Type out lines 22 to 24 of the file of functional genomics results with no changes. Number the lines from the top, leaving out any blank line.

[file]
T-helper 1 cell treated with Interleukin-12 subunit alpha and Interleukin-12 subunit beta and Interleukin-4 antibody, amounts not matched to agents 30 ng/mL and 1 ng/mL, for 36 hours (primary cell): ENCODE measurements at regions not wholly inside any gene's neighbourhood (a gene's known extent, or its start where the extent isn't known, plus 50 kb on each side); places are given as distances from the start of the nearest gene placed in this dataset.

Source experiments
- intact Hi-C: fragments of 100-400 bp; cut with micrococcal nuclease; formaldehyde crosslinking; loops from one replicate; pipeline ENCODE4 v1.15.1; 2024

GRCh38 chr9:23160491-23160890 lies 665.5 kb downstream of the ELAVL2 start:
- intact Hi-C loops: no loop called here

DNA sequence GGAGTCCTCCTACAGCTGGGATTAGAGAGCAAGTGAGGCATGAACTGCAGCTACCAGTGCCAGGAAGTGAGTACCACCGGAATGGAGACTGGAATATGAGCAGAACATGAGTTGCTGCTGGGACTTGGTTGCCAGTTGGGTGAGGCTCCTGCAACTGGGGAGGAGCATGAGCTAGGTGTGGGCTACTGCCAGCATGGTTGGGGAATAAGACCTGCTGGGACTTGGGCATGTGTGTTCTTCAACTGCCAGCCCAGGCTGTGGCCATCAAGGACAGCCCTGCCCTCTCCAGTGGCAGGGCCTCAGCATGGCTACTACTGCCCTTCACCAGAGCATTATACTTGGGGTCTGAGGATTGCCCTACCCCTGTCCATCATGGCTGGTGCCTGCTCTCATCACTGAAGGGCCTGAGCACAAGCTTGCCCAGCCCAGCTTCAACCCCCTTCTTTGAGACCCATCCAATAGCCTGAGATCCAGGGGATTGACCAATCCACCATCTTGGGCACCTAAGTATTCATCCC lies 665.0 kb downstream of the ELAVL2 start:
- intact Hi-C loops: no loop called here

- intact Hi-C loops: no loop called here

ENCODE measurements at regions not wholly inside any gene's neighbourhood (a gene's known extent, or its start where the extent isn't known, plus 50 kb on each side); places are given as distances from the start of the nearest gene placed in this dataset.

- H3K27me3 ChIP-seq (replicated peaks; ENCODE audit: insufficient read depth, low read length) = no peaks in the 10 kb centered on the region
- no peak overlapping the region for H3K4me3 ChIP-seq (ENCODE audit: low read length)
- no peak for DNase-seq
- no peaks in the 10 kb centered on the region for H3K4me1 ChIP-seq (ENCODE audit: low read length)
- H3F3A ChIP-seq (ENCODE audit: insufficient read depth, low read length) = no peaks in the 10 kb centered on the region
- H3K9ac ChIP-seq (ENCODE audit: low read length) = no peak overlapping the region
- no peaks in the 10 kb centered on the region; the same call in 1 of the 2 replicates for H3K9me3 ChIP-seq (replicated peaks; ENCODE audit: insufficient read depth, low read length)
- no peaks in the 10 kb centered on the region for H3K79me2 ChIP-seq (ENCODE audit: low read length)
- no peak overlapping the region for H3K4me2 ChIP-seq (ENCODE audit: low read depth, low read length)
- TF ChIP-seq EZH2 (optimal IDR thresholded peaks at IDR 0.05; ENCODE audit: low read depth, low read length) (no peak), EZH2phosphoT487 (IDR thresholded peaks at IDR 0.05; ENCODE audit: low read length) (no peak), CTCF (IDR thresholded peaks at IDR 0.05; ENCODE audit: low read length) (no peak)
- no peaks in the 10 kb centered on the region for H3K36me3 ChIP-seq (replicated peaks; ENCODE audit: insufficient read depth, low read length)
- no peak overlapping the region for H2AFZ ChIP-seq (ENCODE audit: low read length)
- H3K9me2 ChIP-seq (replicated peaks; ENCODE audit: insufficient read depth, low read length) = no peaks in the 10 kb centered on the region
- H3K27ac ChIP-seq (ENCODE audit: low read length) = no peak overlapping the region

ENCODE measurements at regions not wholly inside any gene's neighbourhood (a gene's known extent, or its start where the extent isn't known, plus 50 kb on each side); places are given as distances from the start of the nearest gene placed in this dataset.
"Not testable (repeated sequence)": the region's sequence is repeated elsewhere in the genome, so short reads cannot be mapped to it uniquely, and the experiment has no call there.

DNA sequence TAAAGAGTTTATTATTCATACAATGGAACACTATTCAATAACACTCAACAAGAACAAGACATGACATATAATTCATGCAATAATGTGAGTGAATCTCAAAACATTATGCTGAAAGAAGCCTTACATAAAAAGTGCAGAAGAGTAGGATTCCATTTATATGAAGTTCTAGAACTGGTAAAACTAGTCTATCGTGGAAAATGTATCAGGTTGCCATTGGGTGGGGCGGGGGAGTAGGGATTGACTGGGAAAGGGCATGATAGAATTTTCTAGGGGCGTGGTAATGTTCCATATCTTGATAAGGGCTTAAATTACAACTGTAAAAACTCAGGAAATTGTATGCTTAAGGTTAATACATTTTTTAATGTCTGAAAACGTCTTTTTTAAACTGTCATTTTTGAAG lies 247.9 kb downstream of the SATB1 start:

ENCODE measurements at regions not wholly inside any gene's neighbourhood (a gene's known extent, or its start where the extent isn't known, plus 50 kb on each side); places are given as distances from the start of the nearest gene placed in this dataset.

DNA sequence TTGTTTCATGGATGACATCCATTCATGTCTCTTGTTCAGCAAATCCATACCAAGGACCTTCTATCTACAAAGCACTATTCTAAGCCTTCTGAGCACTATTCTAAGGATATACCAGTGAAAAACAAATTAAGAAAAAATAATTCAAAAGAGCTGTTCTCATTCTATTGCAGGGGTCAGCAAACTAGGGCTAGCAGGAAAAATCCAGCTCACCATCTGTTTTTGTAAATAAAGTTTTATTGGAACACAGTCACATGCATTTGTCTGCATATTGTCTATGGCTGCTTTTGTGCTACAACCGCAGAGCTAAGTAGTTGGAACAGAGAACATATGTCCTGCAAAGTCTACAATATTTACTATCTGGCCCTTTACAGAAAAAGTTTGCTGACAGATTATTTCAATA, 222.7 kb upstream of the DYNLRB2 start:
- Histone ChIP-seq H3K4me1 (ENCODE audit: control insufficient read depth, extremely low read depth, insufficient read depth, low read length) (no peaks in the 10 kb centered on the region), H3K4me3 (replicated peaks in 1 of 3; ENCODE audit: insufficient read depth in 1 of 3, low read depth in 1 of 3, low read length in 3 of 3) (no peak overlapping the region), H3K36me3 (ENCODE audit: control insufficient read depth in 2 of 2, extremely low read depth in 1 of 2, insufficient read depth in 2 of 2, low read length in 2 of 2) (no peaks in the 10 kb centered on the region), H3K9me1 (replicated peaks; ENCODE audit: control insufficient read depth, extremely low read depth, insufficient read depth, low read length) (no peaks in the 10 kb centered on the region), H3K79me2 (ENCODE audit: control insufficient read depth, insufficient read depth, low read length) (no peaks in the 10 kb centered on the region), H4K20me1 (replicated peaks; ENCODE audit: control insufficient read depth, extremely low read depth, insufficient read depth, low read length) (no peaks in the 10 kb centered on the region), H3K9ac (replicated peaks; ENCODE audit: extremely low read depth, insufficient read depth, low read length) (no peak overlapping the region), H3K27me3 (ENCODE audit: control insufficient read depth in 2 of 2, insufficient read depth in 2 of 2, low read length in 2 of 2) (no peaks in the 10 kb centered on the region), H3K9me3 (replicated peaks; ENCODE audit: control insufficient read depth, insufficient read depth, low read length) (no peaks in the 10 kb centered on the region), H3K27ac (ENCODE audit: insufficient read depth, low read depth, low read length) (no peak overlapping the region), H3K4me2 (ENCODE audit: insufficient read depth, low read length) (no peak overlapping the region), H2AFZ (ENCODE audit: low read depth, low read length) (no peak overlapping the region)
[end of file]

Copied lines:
- H3K9me2 ChIP-seq (replicated peaks; ENCODE audit: insufficient read depth, low read length) = no peaks in the 10 kb centered on the region
- H3K27ac ChIP-seq (ENCODE audit: low read length) = no peak overlapping the region

ENCODE measurements at regions not wholly inside any gene's neighbourhood (a gene's known extent, or its start where the extent isn't known, plus 50 kb on each side); places are given as distances from the start of the nearest gene placed in this dataset.